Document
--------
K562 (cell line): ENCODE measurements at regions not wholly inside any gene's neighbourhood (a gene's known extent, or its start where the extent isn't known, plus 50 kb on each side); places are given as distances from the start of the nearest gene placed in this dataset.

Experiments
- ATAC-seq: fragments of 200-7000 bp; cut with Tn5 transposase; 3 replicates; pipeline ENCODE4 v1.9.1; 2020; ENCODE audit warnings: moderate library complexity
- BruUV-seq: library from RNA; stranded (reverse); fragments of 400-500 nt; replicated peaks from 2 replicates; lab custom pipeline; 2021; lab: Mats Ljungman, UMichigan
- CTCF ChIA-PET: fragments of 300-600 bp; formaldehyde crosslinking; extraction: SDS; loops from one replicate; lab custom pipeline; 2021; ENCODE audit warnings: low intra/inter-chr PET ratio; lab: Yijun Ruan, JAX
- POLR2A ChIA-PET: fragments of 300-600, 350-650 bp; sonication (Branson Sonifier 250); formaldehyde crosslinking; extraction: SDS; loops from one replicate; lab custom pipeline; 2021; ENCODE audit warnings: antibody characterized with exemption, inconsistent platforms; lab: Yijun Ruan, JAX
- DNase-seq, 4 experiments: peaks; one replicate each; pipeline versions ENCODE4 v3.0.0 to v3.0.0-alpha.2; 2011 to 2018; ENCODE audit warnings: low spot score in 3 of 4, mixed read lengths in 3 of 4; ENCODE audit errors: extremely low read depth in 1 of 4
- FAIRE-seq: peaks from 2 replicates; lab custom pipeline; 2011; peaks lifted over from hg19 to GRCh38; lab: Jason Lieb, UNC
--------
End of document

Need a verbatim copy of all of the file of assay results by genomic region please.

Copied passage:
K562 (cell line): ENCODE measurements at regions not wholly inside any gene's neighbourhood (a gene's known extent, or its start where the extent isn't known, plus 50 kb on each side); places are given as distances from the start of the nearest gene placed in this dataset.

Experiments
- ATAC-seq: fragments of 200-7000 bp; cut with Tn5 transposase; 3 replicates; pipeline ENCODE4 v1.9.1; 2020; ENCODE audit warnings: moderate library complexity
- BruUV-seq: library from RNA; stranded (reverse); fragments of 400-500 nt; replicated peaks from 2 replicates; lab custom pipeline; 2021; lab: Mats Ljungman, UMichigan
- CTCF ChIA-PET: fragments of 300-600 bp; formaldehyde crosslinking; extraction: SDS; loops from one replicate; lab custom pipeline; 2021; ENCODE audit warnings: low intra/inter-chr PET ratio; lab: Yijun Ruan, JAX
- POLR2A ChIA-PET: fragments of 300-600, 350-650 bp; sonication (Branson Sonifier 250); formaldehyde crosslinking; extraction: SDS; loops from one replicate; lab custom pipeline; 2021; ENCODE audit warnings: antibody characterized with exemption, inconsistent platforms; lab: Yijun Ruan, JAX
- DNase-seq, 4 experiments: peaks; one replicate each; pipeline versions ENCODE4 v3.0.0 to v3.0.0-alpha.2; 2011 to 2018; ENCODE audit warnings: low spot score in 3 of 4, mixed read lengths in 3 of 4; ENCODE audit errors: extremely low read depth in 1 of 4
- FAIRE-seq: peaks from 2 replicates; lab custom pipeline; 2011; peaks lifted over from hg19 to GRCh38; lab: Jason Lieb, UNC